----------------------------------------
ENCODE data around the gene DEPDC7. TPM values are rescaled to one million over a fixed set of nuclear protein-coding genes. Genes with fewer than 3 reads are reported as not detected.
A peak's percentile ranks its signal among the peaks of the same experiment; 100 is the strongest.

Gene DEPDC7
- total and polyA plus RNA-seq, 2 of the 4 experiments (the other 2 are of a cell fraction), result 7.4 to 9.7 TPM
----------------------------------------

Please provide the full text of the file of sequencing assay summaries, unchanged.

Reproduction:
ENCODE data around the gene DEPDC7. TPM values are rescaled to one million over a fixed set of nuclear protein-coding genes. Genes with fewer than 3 reads are reported as not detected.
A peak's percentile ranks its signal among the peaks of the same experiment; 100 is the strongest.

Gene DEPDC7
- total and polyA plus RNA-seq, 2 of the 4 experiments (the other 2 are of a cell fraction), result 7.4 to 9.7 TPM